430360 Mechanisms to Enhance Permeation in Hybrid MOF-Polymer CO2 Capture Membranes

Wednesday, November 11, 2015: 12:30 PM
251E (Salt Palace Convention Center)
Norman Su1, Daniel Sun2, David Britt2, Wendy Queen2 and Jeffrey Urban2, (1)Chemical and Biomolecular Engineering, University of California, Berkeley, Berkeley, CA, (2)Materials Science Division, Lawrence Berkeley National Laboratory, Berkeley, CA

Current carbon capture processes like amine absorption are highly energy intensive and, consequently, has delayed our progress towards a carbon neutral society. Membranes are poised to become a competitive technology to replace amine absorption due to their passive operation, low costs, and scalability but currently cannot meet desired performance targets. Hybrid membranes, consisting of inorganic nanomaterials dispersed within a polymer matrix, present new opportunities to meet these targets as they are not confined by traditional transport relationships found in pure polymer systems.  However, the optimization of hybrid membranes requires a fundamental understanding of the dominant transport mechanism in these materials which has not yet been achieved. In this work, we explore the transition of transport pathways between phases in hybrid membrane through where porous crystalline metal-organic frameworks acts as the inorganic nanomaterial.

Specifically, we describe the results of a hybrid system comprising polysulfone and the MOF, UiO-66-NH2 as a function of MOF loading. The MOF was chosen because of its sub-nanometer pore sizes and promising separation selectivity of carbon dioxide over methane and nitrogen in both low and high pressures conditions. Pure gas permeability, diffusion, and solubility properties were collected for the gases of interest. Due to the porous nature of MOF, the gas permeability is higher in the hybrid system than pure polymer systems as observed in other reported MOF/polymer systems. Surprisingly, and not observed previously, a dramatic jump in permeability occurs in systems which contain more than 30 wt% UiO-66-NH2. This breakthrough event is attributed to the formation of a percolating pathway of interconnected UiO-66-NH2 nanomaterials, wherein the inorganic phase becomes the dominant transport pathway. Permselectivity of CO2/CH4 and CO2/N2 are maintained at all loadings of UiO-66-NH2 investigated.  Powder x-ray diffraction measurements reveal that the framework crystalline structure of the MOF remains intact during membrane processing. These results show the possibility of creating hybrid membranes, which exhibit completely different transport mechanism found in conventional polymer systems.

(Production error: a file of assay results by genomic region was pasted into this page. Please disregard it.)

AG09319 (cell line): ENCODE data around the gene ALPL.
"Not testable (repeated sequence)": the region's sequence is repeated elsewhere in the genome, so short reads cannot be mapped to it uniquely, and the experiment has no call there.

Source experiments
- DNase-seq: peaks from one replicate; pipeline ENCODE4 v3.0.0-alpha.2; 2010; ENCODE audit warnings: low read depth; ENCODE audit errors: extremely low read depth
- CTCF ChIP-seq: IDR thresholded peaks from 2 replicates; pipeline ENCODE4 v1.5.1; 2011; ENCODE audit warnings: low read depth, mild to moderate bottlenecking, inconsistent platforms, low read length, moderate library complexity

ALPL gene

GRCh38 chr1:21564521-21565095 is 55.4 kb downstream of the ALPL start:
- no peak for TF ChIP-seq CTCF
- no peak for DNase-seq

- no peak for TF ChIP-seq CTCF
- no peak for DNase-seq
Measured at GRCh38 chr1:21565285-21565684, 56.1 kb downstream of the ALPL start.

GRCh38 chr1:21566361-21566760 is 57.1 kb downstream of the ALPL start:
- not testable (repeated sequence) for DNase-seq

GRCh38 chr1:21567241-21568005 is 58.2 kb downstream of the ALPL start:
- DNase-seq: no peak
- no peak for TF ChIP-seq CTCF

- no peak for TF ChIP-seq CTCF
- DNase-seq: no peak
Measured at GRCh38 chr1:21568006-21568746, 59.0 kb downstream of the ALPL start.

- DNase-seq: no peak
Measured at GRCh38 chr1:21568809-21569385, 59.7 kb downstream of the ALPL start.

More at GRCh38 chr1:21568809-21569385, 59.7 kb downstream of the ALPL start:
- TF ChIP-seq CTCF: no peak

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See more of this Session: Composites for Environmental Applications
See more of this Group/Topical: Materials Engineering and Sciences Division